New York, November 6, 2003—The Committee to Protect Journalists (CPJ) is deeply troubled by the Israeli Government Press Office’s (GPO) new administrative guidelines for press accreditation, which were announced on Sunday, November 2.
The guidelines, set to take effect on January 1, 2004, include a provision requiring the country’s internal security service, or Shin Bet, to vet candidates seeking accreditation. GPO director Daniel Seaman has said the measures were adopted for security reasons and has emphasized that accreditation “is not conditioned on the approval of Shin Bet.” He told CPJ that he will have final approval over any application and those rejected could appeal the decision.
However, the guidelines appear to give the GPO and Israeli security authorities broad discretion to deny applications based on vague or unsubstantiated security concerns, which in the past have been used against Palestinian journalists.
Article 7 of the new guidelines states that “If the Director is of the opinion, after consultation with the security authorities, that granting the Card or Certificate may endanger public safety or state security, the application shall be rejected on security grounds.”
The new rules could directly affect foreign correspondents and Israeli reporters who cover the occupied territories. Press accreditation, in the form of a GPO-issued press card, facilitates journalists’ passage through Israeli checkpoints. Inside Israel these cards grant journalists entry to official government events and press conferences.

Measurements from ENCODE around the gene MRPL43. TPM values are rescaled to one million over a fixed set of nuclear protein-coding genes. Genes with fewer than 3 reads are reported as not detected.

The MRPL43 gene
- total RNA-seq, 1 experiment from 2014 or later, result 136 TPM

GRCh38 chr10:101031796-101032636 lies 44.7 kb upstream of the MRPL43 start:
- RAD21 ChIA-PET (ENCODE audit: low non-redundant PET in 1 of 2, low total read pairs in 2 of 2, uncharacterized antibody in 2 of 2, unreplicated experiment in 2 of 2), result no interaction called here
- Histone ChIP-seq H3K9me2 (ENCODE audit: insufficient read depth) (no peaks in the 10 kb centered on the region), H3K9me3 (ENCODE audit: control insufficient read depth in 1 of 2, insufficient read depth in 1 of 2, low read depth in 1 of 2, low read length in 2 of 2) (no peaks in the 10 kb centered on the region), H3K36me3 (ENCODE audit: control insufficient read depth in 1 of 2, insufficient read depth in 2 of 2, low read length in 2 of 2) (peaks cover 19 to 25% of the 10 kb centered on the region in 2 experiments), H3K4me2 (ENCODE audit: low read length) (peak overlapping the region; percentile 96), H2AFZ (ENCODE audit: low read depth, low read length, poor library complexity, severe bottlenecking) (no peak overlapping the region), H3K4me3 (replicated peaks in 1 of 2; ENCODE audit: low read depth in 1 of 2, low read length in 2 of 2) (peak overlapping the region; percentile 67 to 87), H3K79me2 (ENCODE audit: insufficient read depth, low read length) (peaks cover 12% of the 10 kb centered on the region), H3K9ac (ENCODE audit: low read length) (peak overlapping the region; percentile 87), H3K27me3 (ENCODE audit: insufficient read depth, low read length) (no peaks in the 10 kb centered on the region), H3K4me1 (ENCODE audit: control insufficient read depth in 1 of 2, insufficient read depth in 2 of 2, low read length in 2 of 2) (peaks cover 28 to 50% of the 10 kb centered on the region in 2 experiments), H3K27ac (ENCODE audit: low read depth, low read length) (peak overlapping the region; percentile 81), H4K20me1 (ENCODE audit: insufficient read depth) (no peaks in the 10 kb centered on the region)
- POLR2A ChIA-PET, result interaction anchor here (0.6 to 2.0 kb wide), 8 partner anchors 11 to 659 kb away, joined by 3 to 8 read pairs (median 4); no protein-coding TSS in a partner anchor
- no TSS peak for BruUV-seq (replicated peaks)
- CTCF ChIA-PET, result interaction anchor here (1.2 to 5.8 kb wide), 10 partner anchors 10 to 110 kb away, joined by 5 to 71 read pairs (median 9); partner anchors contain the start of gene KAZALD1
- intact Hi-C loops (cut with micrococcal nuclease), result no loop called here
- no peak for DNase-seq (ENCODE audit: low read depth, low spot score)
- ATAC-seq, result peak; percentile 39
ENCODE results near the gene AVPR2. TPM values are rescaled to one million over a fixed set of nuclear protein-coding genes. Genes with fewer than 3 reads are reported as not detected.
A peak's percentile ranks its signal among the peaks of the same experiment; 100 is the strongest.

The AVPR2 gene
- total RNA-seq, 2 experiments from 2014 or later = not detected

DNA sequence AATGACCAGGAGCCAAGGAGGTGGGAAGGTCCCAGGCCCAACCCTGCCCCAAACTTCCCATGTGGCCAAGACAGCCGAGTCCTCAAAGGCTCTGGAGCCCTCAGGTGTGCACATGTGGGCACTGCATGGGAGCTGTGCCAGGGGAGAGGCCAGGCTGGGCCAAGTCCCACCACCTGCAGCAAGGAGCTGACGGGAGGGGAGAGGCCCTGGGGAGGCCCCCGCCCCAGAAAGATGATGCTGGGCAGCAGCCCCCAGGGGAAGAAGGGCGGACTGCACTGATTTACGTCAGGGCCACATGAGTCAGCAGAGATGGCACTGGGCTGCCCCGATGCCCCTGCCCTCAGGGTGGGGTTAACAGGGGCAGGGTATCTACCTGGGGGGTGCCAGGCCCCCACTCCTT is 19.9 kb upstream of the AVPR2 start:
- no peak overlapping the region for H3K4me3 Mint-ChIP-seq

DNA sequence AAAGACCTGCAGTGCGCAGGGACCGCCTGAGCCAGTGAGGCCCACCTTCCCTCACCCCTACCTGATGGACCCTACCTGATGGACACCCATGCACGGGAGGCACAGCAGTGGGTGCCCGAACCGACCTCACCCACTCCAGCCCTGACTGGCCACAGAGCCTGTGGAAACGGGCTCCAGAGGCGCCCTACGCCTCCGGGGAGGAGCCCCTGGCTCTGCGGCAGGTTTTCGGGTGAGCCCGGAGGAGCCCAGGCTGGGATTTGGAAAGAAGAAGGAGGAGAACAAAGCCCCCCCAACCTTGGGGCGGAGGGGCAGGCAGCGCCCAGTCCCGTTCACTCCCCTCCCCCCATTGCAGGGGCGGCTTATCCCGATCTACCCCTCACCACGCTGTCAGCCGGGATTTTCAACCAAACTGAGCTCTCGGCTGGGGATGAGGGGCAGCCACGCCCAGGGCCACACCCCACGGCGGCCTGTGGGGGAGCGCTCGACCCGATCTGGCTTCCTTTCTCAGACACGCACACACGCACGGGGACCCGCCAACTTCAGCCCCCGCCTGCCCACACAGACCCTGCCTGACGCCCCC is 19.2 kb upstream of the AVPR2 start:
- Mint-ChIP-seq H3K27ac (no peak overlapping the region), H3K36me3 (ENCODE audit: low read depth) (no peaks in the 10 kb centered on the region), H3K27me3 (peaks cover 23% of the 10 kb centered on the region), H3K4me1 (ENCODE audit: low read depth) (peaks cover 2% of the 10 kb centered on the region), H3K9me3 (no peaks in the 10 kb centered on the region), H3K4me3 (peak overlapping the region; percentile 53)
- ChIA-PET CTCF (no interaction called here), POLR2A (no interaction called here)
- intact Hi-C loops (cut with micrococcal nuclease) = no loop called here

The new guidelines follow other restrictive measures adopted by the GPO in recent years, which have triggered bitter complaints from international media. Most prominently, in 2002 the GPO froze the accreditation of most Palestinian journalists from the occupied territories who work with foreign media. News bureaus complain that these measures have handicapped their ability to operate in the occupied territories since many employ Palestinian stringers and fixers.
Israeli press groups protested Sunday’s announcement of the new guidelines. The Foreign Press Association (FPA) of Israel said in a statement that the new measures provide the authorities “unreasonable veto power over who can serve as a foreign correspondent” and constitute a “dramatic reversal of the openness that has prevailed in Israel for decades.”
While the government’s concerns about security are real, the new measures are unwarranted because of routine security procedures already in place in the country.
“These guidelines are unnecessary, excessive, and likely to be misused to obstruct the work of journalists,” said CPJ Executive Director Ann Cooper. “They should be rescinded immediately.”